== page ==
A couple of Anglias pound past a crowd of spectators, with only a strip of grass and a rope between them

The Canterbury Car Club ran this event for its first two years, before the newly formed Motor Racing Club took over from 1951. With permission from Lady Wigram herself, the major Wigram race also received a name change — to the Lady Wigram Trophy.


The start of the Selwyn Molesworth Trophy at Ohakea, 1956

Meanwhile, further racing events began to emerge, including the Selwyn Molesworth GP, held at the Ohakea Air Base and run by the Manawatu Car Club. Sections of country road were used for the New Zealand Road Racing Championship, run by the Canterbury Car Club at Mairehau, while, in Dunedin, a temporary wharf track was laid out in 1953 to create the first Dunedin road race. In 1954, the first New Zealand International Grand Prix (NZIGP) was held at Ardmore Airport, run by the Auckland International Grand Prix Association.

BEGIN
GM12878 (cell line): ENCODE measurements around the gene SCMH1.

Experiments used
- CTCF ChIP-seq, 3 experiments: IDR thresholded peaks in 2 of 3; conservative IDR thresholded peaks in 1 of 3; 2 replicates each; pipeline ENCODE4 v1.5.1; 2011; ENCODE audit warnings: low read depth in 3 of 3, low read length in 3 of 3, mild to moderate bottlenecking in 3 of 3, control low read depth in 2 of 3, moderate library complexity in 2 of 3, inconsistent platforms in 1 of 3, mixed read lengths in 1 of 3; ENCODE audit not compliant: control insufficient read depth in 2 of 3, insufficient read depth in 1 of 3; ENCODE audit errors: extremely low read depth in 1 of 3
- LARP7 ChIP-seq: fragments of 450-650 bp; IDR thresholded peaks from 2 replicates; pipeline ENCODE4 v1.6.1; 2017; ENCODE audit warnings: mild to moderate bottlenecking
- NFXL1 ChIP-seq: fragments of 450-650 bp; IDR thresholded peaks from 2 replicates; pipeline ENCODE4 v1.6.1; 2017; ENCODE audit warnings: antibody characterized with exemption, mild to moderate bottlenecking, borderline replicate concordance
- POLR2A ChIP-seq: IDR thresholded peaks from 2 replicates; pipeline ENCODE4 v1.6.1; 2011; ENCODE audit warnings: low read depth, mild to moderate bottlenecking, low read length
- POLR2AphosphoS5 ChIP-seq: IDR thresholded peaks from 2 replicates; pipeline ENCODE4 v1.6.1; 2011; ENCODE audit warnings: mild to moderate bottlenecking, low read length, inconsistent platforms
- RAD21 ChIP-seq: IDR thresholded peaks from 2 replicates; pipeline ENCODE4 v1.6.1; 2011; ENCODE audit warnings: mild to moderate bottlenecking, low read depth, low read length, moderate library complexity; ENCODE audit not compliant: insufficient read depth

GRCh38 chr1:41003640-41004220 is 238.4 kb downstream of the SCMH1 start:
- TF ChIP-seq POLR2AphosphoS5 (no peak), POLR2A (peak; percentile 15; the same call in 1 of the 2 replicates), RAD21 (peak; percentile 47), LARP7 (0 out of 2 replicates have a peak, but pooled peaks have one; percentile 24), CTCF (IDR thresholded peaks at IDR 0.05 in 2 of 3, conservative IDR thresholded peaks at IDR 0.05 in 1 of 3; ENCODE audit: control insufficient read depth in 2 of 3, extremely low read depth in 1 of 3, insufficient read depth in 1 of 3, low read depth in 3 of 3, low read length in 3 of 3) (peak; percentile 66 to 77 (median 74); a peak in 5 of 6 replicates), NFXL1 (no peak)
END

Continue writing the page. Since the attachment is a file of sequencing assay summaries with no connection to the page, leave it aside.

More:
A Cortina leads a gaggle of Minis and an HR Holden

By 1956, major international motor-racing events were being held at Ardmore (NZIGP), Wigram (Lady Wigram Trophy), Ohakea (now called the ‘Ohakea Trophy’), Dunedin (New Zealand Championship Road Race), Mairehau (South Island Championship Road Race), and Ryal Bush, just north of Invercargill, run by the Southland Sports Car Club. But perhaps the most significant event of 1956 was that held one week after the NZIGP at New Zealand’s first purpose-built permanent motorsport circuit in Levin. 

The Coopers of Syd Jensen, Bruce McLaren, and Merv Neil. Jensen played a big role in the running of the Levin track